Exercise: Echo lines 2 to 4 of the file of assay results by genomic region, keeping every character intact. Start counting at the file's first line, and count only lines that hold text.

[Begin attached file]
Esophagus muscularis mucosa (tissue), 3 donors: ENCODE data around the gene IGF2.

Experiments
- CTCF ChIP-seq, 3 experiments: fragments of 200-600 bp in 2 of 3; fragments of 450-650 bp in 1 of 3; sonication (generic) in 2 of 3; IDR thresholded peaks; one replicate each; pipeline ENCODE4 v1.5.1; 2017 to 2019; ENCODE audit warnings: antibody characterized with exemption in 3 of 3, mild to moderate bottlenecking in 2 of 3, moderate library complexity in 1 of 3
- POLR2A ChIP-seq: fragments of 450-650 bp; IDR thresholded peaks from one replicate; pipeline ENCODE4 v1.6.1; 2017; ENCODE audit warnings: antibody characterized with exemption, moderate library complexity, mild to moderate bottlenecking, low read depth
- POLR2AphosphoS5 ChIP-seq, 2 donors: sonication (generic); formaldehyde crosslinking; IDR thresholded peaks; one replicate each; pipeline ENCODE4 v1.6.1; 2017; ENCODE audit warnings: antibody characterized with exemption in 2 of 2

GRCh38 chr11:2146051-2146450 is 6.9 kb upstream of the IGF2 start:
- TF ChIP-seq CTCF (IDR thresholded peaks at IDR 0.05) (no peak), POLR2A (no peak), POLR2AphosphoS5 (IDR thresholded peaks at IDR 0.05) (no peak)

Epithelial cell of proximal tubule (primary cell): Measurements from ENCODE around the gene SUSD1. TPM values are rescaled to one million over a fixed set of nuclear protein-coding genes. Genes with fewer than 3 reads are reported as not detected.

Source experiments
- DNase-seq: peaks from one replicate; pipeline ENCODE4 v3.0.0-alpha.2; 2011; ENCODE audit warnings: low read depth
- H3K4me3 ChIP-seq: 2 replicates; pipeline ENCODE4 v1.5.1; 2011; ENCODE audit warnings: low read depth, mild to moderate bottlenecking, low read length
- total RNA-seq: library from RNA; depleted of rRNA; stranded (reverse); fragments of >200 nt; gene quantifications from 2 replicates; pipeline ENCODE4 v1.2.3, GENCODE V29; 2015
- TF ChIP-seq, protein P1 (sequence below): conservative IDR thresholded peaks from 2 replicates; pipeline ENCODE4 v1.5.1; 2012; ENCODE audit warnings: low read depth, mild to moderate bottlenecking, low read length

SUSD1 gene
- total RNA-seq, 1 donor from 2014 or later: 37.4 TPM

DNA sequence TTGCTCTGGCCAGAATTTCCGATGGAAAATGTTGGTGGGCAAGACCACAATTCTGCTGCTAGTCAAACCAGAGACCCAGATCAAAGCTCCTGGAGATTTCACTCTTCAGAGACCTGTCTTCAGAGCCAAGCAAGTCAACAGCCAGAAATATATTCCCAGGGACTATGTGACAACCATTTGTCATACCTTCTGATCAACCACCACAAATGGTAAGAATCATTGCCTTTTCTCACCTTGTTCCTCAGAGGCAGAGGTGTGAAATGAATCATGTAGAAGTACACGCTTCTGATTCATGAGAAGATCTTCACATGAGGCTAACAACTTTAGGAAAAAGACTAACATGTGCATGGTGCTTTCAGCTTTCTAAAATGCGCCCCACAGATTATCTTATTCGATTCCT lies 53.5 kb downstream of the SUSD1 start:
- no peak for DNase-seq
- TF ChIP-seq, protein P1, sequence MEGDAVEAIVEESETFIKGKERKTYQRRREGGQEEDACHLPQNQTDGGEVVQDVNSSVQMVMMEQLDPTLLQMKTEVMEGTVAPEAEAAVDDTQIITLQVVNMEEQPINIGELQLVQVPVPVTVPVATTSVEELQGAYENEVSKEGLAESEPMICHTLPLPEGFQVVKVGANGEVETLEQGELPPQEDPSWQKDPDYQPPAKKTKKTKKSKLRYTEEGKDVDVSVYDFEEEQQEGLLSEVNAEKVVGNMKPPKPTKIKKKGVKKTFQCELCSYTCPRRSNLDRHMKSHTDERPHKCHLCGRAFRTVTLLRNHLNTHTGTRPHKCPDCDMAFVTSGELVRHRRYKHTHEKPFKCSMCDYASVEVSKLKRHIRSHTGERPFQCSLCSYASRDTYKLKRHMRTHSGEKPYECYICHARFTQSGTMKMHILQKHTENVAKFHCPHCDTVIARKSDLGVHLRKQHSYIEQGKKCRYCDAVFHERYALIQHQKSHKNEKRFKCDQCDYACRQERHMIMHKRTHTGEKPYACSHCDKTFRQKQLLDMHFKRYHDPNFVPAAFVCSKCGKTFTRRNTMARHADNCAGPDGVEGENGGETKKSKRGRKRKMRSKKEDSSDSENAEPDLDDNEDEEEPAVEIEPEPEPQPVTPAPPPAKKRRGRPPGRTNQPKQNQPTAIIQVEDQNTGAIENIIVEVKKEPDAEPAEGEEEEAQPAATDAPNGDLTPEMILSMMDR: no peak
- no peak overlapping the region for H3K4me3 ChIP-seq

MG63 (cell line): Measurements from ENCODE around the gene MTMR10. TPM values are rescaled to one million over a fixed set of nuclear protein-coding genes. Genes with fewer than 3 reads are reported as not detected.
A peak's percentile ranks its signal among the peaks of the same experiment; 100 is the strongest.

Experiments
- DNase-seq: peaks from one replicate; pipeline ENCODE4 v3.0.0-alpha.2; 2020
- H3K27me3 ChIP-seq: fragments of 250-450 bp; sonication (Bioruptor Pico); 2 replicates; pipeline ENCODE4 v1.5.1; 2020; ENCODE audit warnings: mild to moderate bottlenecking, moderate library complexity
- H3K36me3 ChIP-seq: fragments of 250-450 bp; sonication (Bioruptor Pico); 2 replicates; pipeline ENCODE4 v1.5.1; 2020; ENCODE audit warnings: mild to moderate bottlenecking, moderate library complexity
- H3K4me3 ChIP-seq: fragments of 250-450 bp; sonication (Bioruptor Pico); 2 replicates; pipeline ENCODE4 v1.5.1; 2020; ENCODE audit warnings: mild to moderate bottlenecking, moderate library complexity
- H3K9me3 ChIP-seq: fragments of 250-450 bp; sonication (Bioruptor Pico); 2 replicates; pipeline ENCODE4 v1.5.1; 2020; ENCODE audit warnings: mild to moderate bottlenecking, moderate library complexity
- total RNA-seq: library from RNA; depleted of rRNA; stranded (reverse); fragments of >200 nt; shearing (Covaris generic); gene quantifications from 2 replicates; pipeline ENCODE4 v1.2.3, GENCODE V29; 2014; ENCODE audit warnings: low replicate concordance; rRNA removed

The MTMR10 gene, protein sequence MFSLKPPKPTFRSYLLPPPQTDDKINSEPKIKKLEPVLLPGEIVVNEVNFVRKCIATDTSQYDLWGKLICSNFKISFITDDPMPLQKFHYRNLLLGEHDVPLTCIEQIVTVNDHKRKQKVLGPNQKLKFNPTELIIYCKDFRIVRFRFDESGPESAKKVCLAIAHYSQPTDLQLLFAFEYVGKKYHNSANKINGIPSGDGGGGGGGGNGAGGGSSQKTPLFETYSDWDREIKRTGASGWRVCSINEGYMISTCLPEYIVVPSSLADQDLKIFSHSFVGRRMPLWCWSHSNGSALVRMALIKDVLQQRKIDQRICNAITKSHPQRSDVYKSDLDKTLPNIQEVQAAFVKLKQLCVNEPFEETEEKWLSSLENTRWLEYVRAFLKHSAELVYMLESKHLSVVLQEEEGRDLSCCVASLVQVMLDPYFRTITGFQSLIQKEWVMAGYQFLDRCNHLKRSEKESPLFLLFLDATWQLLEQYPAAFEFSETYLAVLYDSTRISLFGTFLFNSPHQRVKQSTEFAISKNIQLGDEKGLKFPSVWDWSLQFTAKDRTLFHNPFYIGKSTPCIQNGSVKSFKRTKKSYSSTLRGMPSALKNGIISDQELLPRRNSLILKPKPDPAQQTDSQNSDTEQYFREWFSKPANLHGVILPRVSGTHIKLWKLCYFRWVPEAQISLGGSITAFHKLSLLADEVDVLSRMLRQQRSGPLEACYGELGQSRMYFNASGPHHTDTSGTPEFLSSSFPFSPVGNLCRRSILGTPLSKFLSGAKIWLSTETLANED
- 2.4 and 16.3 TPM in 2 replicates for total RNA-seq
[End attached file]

Experiments
- CTCF ChIP-seq, 3 experiments: fragments of 200-600 bp in 2 of 3; fragments of 450-650 bp in 1 of 3; sonication (generic) in 2 of 3; IDR thresholded peaks; one replicate each; pipeline ENCODE4 v1.5.1; 2017 to 2019; ENCODE audit warnings: antibody characterized with exemption in 3 of 3, mild to moderate bottlenecking in 2 of 3, moderate library complexity in 1 of 3
- POLR2A ChIP-seq: fragments of 450-650 bp; IDR thresholded peaks from one replicate; pipeline ENCODE4 v1.6.1; 2017; ENCODE audit warnings: antibody characterized with exemption, moderate library complexity, mild to moderate bottlenecking, low read depth